Are juries too harsh on malpractice cases?

The severity of malpractice awards are coming under scrutiny after MedStar Harbor Hospital and Johns Hopkins Hospital, both in Baltimore, recently were handed multimillion-dollar judgments, The Baltimore Sun reported.

On Tuesday, a jury ordered MedStar to pay $21 million for a medical malpractice birth injury case, while last month Hopkins was hit with a record-setting $55 million malpractice verdict.

With these hefty awards, some providers are wondering whether hospitals can afford such substantial malpractice costs while continuing to provide care.

Malpractice critics warn high malpractice costs can affect patient care. For instance, some providers pass on complicated cases to avoid the risk of lawsuits, while others practice defensive medicine to avoid being sued, the article noted.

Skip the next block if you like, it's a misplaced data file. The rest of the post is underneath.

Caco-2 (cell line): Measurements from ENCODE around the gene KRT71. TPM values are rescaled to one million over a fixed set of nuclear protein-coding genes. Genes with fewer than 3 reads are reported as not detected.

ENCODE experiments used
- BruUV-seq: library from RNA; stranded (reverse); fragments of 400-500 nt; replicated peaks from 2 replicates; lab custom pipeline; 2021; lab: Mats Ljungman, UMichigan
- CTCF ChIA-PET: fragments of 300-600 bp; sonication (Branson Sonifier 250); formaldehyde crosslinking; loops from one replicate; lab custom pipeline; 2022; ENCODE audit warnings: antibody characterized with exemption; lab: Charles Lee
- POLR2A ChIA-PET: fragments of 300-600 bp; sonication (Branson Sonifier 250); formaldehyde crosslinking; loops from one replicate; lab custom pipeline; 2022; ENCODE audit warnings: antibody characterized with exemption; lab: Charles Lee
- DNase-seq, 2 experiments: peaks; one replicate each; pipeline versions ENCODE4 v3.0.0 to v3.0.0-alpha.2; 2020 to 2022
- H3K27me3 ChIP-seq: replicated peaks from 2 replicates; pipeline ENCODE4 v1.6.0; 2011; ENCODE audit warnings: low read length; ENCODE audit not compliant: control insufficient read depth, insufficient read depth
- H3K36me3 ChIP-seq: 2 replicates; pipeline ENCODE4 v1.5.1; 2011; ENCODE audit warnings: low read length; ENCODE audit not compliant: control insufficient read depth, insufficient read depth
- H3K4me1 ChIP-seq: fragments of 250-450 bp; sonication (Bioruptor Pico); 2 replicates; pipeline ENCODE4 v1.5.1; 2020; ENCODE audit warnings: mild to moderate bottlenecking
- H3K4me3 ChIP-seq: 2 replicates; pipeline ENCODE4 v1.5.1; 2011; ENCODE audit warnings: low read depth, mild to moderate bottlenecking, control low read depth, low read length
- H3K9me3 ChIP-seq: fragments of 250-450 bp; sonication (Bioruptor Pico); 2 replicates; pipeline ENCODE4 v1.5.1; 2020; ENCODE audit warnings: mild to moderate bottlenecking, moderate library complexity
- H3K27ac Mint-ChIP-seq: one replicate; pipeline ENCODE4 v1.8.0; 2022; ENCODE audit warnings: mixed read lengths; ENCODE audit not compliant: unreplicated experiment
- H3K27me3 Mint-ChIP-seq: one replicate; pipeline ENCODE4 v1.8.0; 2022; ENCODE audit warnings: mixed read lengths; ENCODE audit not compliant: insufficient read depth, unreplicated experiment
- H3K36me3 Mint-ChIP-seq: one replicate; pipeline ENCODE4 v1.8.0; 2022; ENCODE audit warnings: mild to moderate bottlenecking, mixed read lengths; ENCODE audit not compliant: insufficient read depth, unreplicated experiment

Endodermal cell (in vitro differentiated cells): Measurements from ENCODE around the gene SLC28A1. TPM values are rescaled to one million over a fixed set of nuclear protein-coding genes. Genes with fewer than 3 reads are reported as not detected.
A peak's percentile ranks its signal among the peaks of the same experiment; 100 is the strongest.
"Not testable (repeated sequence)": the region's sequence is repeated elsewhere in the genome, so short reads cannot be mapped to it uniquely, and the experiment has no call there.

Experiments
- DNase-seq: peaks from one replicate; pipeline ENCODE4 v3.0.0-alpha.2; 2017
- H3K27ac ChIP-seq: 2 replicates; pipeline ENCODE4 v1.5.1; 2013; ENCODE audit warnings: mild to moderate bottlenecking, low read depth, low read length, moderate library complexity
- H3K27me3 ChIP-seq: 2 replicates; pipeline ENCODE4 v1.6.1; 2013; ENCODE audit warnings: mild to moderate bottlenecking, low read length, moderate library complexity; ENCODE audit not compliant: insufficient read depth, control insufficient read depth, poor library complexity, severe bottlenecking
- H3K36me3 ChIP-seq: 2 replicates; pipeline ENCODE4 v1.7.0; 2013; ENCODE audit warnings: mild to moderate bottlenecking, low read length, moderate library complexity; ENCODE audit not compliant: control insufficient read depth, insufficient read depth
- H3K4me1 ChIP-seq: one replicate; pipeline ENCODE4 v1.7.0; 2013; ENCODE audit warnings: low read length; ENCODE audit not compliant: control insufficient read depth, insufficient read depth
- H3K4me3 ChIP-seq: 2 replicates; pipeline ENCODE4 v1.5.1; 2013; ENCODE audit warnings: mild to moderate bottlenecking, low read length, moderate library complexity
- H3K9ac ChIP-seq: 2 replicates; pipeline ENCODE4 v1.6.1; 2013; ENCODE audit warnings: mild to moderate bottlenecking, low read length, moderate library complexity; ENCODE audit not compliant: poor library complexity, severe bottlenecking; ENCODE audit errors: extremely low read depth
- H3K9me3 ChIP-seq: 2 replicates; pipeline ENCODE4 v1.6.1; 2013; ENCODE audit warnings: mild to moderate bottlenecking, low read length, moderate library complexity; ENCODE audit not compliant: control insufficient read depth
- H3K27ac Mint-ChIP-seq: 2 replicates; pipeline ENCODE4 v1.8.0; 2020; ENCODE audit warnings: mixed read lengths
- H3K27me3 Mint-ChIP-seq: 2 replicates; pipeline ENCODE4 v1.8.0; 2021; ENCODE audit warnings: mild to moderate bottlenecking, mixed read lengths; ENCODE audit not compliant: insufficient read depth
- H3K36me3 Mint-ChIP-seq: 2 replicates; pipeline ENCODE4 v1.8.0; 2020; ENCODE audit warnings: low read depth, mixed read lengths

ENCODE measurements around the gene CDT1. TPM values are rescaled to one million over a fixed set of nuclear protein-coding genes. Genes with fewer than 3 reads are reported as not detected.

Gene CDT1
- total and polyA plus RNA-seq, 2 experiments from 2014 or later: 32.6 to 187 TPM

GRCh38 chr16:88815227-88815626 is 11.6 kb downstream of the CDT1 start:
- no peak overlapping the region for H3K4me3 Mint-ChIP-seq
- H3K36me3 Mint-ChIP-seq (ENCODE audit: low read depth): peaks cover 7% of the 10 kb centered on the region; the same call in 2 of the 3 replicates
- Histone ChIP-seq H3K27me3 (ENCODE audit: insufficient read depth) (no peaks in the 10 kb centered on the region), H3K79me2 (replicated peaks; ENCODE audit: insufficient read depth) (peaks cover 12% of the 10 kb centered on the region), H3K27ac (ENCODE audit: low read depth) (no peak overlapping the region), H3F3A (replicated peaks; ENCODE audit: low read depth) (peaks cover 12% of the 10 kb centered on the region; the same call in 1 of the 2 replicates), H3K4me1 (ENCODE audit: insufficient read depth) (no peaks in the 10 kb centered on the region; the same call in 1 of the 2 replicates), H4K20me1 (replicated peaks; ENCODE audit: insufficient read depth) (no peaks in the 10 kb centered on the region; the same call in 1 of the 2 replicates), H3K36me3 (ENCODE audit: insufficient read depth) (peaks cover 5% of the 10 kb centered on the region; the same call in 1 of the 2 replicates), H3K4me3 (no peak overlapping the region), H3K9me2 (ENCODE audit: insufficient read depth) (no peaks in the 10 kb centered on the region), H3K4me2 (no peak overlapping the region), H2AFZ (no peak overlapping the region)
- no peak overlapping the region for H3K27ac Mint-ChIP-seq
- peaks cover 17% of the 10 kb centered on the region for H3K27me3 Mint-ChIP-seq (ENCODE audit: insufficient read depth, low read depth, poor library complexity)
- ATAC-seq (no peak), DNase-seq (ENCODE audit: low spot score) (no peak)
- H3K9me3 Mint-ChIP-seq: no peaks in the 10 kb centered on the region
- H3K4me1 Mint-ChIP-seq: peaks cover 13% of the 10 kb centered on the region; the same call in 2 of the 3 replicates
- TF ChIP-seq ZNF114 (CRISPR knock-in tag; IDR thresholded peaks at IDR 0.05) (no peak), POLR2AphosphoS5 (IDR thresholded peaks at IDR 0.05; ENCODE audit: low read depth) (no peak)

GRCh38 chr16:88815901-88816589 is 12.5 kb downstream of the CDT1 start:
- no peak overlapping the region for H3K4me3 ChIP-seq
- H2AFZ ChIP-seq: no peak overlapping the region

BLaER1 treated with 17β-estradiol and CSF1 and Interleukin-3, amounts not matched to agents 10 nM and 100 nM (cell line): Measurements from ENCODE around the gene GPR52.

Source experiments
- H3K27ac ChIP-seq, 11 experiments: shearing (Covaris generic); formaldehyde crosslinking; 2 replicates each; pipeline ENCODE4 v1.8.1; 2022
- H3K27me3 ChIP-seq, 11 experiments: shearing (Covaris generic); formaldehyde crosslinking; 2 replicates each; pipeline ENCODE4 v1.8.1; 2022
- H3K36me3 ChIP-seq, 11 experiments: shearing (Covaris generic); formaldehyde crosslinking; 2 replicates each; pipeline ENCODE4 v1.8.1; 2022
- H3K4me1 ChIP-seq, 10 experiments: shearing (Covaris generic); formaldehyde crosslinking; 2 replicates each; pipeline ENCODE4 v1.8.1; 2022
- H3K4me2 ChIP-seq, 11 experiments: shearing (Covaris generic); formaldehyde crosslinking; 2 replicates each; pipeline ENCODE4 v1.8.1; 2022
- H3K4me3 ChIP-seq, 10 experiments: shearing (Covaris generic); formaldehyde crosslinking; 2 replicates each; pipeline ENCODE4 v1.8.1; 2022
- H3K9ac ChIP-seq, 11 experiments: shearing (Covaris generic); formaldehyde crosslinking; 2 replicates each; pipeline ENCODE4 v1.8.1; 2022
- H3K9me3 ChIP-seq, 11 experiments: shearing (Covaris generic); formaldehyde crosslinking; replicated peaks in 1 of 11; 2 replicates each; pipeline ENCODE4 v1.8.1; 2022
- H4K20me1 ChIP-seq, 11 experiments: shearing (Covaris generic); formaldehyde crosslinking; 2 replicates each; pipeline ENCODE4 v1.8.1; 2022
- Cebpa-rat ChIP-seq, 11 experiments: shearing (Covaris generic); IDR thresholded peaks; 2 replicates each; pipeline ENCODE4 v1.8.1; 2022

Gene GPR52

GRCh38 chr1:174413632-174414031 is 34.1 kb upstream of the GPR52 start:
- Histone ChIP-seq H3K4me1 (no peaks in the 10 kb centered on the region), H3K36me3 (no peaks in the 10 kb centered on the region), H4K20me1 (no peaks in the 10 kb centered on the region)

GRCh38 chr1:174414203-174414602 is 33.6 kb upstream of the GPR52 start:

What's driving malpractice costs to multimillion-dollar levels? Some say lawyers representing victims "pad the bill" and play to the jury.

"If you ever get into one of these cases it's all about the economics. They overestimate what the expenses are," physician Mark Seigel, chairman of the Maryland section of the American Congress of Obstetrics and Gynecology, told the Sun.

Yet malpractice attorneys maintain that juries aren't being too harsh with malpractice verdicts. They point out that large awards support costly healthcare services that children with disabilities will need during their entire lives, the article noted.

Providers can breathe a temporary sigh of relief, as the recent multimillion-dollar judgments in Baltimore may not reflect a nationwide trend. Malpractice payments on behalf of doctors hit a record low in 2011, according to a July report from consumer advocacy group Public Citizen. The number and inflation-adjusted value of such payments were the lowest since 1991, the earliest full year after the government started collecting data.

For more:
- read the Sun article
- here's the Public Citizen study (.pdf)